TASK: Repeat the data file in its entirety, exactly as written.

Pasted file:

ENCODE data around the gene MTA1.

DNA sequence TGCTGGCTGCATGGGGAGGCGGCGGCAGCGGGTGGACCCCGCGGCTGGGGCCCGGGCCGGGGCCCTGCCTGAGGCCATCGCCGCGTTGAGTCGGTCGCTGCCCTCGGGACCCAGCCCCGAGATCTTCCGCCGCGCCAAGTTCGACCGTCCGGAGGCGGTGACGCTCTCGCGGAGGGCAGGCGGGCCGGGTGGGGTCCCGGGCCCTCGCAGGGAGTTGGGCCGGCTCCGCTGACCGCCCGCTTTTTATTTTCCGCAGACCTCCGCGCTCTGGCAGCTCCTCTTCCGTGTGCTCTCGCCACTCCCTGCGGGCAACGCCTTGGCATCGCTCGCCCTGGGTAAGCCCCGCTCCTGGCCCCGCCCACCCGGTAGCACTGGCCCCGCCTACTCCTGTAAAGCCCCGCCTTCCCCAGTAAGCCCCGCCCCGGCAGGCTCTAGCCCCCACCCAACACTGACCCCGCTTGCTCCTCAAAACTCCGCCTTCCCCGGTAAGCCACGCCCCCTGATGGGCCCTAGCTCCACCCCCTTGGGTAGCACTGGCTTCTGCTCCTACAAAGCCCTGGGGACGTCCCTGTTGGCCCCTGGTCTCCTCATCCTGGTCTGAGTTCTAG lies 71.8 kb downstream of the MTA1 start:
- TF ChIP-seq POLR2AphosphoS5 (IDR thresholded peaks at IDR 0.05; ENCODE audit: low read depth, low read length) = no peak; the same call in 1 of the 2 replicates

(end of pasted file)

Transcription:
ENCODE data around the gene MTA1.

DNA sequence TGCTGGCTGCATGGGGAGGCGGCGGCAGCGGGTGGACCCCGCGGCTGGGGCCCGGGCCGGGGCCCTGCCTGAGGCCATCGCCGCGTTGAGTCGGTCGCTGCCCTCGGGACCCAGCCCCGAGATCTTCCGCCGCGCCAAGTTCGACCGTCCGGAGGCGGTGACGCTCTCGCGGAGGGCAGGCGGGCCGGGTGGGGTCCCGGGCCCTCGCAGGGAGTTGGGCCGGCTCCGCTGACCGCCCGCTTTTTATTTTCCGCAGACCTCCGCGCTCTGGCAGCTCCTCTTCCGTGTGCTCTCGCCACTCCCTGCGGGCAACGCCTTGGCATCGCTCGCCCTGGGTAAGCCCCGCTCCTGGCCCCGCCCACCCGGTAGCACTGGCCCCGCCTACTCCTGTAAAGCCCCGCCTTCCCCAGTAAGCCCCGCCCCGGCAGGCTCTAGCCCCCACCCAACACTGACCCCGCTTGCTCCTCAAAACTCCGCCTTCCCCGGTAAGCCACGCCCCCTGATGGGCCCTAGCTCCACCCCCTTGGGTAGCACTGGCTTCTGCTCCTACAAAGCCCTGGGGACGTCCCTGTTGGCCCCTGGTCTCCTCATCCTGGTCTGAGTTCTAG lies 71.8 kb downstream of the MTA1 start:
- TF ChIP-seq POLR2AphosphoS5 (IDR thresholded peaks at IDR 0.05; ENCODE audit: low read depth, low read length) = no peak; the same call in 1 of the 2 replicates